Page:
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Are We Ready for Women in Politics?

From Stronach to Clinton, opinion is mixed.

Angus Reid 6 Oct 2006TheTyee.ca

This Tyee series shares with you the research conducted by the Angus Reid Global Monitor, the Vancouver-based leaders in public opinion analysis. TrendWatch columns offer quick, concise context for developing stories in B.C. and beyond.

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Stronach: What's so funny?

People refer to her as "Belinda," but he's "Harper." They giggle about Peter Mackay and Condoleeza Rice, but put Stronach and Domi's affair on the cover of Maclean's. The American public treated Hillary Clinton differently after her new hair and wardrobe. In Japan, women still can't inherit the Chrysanthemum throne. And in Canada, the only woman left in the running for the Liberal leadership is dead last heading into the leadership convention. Even Joe Volpe won more delegates than Martha Hall Findlay.

Many industrialized and non-industrialized countries have elected female leaders. But their time at the top has often been short. The question remains: Is the world really ready for women in leadership positions, and when women get there, are they treated the same as their male counterparts? Here's what recent polls have to say:

Is the U.S. ready for a woman president? Sixty-one per cent of Americans think so. A lesbian or gay politician in the White House? Not so much. For more info, click here.

In Canada, Hedy Fry and Martha Hall Findlay were at the bottom of the list after voters were asked who would be the best choice to lead the Liberal Party. For more info, click here.

In Germany, Angela Merkel became the first female chancellor last September. But after a year of coalition infighting, new taxes and delayed health care reforms, her party has dropped to second place. For more info, click here.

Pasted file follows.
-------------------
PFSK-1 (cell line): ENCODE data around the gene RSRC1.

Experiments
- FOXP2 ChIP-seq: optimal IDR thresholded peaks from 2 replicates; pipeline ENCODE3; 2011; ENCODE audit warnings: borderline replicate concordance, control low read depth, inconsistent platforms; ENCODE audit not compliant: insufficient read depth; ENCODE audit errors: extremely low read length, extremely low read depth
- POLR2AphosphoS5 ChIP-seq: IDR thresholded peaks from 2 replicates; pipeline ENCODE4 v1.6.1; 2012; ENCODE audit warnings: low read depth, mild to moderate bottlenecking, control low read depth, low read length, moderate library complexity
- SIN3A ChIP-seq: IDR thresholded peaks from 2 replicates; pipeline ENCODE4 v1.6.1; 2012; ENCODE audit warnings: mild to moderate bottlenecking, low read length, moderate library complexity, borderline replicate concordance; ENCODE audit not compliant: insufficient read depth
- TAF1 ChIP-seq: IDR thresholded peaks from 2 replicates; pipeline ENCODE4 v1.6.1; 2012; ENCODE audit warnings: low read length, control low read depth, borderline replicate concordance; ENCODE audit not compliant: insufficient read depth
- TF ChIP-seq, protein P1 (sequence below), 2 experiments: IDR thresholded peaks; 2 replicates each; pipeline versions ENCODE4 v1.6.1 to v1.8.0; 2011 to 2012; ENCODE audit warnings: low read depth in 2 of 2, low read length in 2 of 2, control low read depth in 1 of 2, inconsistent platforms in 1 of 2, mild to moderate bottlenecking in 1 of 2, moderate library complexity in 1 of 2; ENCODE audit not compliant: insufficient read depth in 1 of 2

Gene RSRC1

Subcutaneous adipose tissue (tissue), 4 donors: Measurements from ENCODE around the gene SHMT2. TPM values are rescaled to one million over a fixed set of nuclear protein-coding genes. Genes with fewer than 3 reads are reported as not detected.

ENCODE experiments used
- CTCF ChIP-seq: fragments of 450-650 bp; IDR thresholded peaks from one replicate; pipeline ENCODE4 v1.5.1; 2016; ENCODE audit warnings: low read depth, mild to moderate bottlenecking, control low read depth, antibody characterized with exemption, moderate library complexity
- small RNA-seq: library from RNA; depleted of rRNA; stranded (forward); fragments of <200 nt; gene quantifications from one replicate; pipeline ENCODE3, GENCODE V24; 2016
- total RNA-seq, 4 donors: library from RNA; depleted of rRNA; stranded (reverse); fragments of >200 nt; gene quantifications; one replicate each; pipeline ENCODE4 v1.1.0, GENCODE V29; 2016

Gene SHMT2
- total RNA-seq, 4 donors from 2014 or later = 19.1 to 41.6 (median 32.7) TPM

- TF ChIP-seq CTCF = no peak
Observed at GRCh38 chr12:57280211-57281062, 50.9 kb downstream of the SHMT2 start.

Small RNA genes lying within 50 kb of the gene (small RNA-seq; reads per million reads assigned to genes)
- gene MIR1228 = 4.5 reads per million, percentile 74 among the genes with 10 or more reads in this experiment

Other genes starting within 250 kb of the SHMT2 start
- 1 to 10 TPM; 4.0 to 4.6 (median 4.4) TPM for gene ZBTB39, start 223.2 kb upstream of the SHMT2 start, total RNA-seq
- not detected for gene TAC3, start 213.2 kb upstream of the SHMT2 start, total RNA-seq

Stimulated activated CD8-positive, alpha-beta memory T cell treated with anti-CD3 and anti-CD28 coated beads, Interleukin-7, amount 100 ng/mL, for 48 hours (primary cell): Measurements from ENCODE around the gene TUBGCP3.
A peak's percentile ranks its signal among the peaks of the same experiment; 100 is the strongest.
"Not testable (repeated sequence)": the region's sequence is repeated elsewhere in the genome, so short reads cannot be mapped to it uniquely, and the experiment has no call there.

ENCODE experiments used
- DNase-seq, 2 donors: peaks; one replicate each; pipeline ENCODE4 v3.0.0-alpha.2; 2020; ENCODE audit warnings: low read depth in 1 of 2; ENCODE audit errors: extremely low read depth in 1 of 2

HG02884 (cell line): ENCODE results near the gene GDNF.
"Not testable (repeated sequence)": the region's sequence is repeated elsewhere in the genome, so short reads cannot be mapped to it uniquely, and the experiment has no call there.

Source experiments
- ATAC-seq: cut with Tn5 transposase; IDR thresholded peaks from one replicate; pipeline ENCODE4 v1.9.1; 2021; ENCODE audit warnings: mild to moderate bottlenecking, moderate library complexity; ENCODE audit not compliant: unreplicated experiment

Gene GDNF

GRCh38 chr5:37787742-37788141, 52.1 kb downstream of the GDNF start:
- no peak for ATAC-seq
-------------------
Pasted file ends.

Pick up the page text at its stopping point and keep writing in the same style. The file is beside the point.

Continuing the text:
In France, Ségolène Royal is widely expected to become the Socialist party candidate in the April 2007 presidential election. But French voters believe women act and are treated different from men in politics. For more info, click here.

Jamaica welcomed its first female prime minister in March, when Portia Simpson Miller took over from the retiring Percival Patterson. So far, women at least prefer Simpson Miller as head of government. For more info, click here.

In New Zealand, the private lives of politicians briefly became the main topic for newspapers. The public is divided on whether Prime Minister Helen Clark should be subjected to questions about her husband. For more info, click here.

In Japan, the gender controversy is related to royalty and not politics. Fifty-six per cent of respondents believe women should be allowed to inherit the Chrysanthemum throne. For more info, click here.

Latin America offers mixed views. Chile's Michelle Bachelet took office with high numbers, but her rating has been mostly stagnant over the past three months. For more info, click here.

In Peru, Lourdes Flores Nano looked like a shoo-in for the presidency last year, but eventually finished in third place after a long and bitter campaign. For more info, click here.

In Ecuador, a similar scenario has taken place. Cynthia Viteri had dropped to third place before this month's presidential election. For more info, click here.

In Argentina, rumours about a possible presidential bid by the current first lady are growing. While Néstor Kirchner could seek re-election next year, his wife and current senator Cristina Fernández de Kirchner has not ruled out her own bid. For more info, click here.

Mexicans rejected a possible candidacy by Vicente Fox's wife and former government spokeswoman, Marta Sahagún, two years ago. For more info, click here.  [Tyee]

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